By Drs. Robert & Sonia Vogl
President and Vice President
Illinois Renewable Energy Association
Last week, we discussed sustainability efforts in Ashland, Wis., with Mary Rehwald, a graduate of Rockford West High School. She has served as the coordinator for the local Alliance for Sustainability.
Her sustainability interests were stimulated by hearing Torbjorn Lahti speak at a conference. She then organized a trip to Sweden for 14 people from the area in 2004. They visited numerous communities that were implementing their versions of sustainable development.
The trip inspired them to stimulate sustainability efforts in Ashland. They organized a study circle in which each week a chapter from The Natural Step served as the focus of the discussions.
Starting with a few thousand dollars and a small group of interested citizens, the organization’s leadership council grew to 24 members and their budget reached $100,000. From 2004 through 2009, they created 200 jobs in the area. Thirty-three municipalities were involved. Their efforts weakened when supportive political leaders lost their positions, grant opportunities dried up and debts accumulated.
Recently, Mary and seven others initiated actions to rejuvenate area sustainability efforts. They held a fall meeting in which they addressed the issues of what worked in their earlier efforts and what should be next. Following the meeting, they sent out a questionnaire asking people what they thought was important to be talking about and what actions should be undertaken. They received 150 responses.
During our stay near Ashland, we were invited to participate in the second meeting of the group. After an overview of survey responses, three key issues were identified for discussion. One was jobs and the economy; another was renewable energy and energy conservation; and the third was agriculture and local foods. Bob participated in the renewable energy and conservation session, and Sonia attended the agriculture and local foods discussion.
Each group was assigned the task of deciding what they wanted to see happen in the area in the next eight years. They were then asked to focus on what they would like to see in the next three years.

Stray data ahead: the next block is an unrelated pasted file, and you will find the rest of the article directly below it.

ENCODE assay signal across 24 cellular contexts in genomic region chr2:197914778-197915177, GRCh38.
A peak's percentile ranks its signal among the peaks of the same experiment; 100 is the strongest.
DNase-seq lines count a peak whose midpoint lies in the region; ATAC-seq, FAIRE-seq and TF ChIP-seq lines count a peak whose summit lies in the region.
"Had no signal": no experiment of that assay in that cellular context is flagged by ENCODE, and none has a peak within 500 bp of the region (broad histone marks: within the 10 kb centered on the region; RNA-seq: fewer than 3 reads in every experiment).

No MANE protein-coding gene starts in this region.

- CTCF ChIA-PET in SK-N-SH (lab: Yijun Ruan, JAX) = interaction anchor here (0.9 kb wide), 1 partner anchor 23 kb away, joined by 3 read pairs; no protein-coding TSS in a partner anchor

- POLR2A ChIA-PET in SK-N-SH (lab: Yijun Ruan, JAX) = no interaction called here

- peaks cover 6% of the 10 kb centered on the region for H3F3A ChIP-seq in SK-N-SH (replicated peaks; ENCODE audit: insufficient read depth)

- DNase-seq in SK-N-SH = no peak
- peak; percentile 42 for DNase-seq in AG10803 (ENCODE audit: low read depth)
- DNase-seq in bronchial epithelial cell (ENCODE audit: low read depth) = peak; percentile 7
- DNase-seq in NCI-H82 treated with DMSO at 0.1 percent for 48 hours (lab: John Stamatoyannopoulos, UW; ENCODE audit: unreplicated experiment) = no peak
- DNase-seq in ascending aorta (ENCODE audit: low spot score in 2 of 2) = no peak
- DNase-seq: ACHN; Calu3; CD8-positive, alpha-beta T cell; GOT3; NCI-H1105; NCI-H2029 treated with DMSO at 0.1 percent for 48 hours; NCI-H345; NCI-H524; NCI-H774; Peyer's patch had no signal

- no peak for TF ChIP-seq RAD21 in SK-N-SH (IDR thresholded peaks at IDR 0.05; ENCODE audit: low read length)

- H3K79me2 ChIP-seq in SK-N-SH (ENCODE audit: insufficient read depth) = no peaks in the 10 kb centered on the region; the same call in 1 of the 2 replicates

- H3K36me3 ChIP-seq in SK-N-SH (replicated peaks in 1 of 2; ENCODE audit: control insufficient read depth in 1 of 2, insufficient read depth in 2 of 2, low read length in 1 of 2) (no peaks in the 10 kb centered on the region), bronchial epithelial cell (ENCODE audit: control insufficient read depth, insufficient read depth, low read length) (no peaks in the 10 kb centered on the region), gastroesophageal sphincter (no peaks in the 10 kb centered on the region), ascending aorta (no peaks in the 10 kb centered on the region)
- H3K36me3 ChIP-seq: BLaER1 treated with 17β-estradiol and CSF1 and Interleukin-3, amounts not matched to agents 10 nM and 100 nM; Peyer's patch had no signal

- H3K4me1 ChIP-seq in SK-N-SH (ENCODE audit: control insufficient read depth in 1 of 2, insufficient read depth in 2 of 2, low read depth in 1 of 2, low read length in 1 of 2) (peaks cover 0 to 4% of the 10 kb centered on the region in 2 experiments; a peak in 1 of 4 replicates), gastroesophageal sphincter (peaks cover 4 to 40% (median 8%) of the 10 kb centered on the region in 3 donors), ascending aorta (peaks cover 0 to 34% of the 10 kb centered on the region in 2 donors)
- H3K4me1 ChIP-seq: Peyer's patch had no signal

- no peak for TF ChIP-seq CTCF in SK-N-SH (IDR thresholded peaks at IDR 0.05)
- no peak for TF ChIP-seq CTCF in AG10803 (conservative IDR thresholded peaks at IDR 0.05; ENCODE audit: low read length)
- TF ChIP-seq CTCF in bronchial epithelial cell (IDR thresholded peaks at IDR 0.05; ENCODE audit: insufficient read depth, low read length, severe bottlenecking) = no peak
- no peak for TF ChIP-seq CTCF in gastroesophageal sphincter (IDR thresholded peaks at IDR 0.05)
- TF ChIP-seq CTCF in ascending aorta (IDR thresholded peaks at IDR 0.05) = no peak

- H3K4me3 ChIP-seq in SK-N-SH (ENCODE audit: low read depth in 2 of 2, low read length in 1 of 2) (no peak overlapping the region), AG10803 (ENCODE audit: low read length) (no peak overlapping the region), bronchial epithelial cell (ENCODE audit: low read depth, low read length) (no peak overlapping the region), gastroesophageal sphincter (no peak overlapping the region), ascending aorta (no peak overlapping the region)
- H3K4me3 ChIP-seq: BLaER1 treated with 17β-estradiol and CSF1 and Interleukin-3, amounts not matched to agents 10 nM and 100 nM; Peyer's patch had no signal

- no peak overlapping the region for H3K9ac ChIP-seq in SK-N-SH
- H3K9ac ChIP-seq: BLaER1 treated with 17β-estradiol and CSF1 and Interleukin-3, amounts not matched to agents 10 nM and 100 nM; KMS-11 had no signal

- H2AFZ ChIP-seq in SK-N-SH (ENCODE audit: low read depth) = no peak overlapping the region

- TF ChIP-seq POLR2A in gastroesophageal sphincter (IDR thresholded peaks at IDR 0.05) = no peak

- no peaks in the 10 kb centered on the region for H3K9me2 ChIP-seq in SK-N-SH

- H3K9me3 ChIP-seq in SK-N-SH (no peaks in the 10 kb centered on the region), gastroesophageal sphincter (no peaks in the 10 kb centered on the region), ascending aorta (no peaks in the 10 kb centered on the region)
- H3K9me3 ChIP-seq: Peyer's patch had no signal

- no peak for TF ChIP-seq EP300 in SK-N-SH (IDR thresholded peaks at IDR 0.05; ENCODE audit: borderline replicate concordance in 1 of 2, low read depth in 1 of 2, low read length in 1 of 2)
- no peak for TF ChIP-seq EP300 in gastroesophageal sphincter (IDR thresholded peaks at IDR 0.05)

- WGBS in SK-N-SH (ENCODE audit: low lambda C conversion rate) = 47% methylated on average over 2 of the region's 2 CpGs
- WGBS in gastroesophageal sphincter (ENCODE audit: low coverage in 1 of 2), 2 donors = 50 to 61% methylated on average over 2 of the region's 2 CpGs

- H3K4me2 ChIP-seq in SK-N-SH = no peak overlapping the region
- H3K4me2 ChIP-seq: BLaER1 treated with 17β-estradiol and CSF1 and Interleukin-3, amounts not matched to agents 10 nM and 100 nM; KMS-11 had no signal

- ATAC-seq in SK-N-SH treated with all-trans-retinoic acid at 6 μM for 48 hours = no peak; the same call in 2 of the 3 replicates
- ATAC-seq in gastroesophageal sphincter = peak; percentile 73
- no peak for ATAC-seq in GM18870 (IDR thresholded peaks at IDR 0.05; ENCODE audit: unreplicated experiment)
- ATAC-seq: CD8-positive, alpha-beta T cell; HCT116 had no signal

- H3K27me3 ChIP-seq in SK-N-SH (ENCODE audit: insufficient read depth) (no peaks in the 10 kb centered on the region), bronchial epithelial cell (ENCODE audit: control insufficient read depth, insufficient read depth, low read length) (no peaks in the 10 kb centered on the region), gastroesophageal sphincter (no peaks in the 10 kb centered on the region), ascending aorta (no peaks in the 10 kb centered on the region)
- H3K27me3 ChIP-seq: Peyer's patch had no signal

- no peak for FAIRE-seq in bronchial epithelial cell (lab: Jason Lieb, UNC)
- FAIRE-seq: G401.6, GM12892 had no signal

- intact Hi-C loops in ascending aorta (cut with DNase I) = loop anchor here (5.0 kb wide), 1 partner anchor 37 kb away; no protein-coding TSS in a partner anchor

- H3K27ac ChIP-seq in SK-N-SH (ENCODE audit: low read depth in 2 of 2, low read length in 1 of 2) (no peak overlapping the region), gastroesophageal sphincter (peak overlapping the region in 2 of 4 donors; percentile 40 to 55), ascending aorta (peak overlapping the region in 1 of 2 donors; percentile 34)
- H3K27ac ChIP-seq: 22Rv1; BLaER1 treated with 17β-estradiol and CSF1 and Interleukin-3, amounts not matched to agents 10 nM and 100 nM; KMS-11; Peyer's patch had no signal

Some unique items were provided by the renewable energy and energy conservation group. One participant indicated he has lived off grid for 28 years and recently purchased additional solar panels because the prices were so low he felt it was worthwhile, even though he did not have a project in mind. A second commented that the local cooperative electric power company uses wood chips to meet 50 percent of fuel needs, with the other half from coal. The cooperative looked into the option of using only wood chips, but determined it was not cost effective at the present time.
Another participant from Chicago, a student at Northland College, was interested in locating wind farms in Lake Superior and suggested the group use TED as a means to present their ideas to the Internet community.
Some notable ideas were presented in the food and agricultural session. They considered it important to begin with education — of students, the public and farmers. School gardens were recommended to provide healthy foods and encourage students to eat them. Experienced farmers mentoring young, new farmers and establishing a community machine shed were also recommended.
Next, study groups will develop goals and determine what they need to learn or know to reach their goals. They are also developing a speaking series for the next year.
Drs. Robert and Sonia Vogl are founders and officers of the Illinois Renewable Energy Association (IREA) and coordinate the annual Renewable Energy and Sustainable Lifestyle Fair. E-mail firstname.lastname@example.org.
From the Nov. 23-29, 2011, issue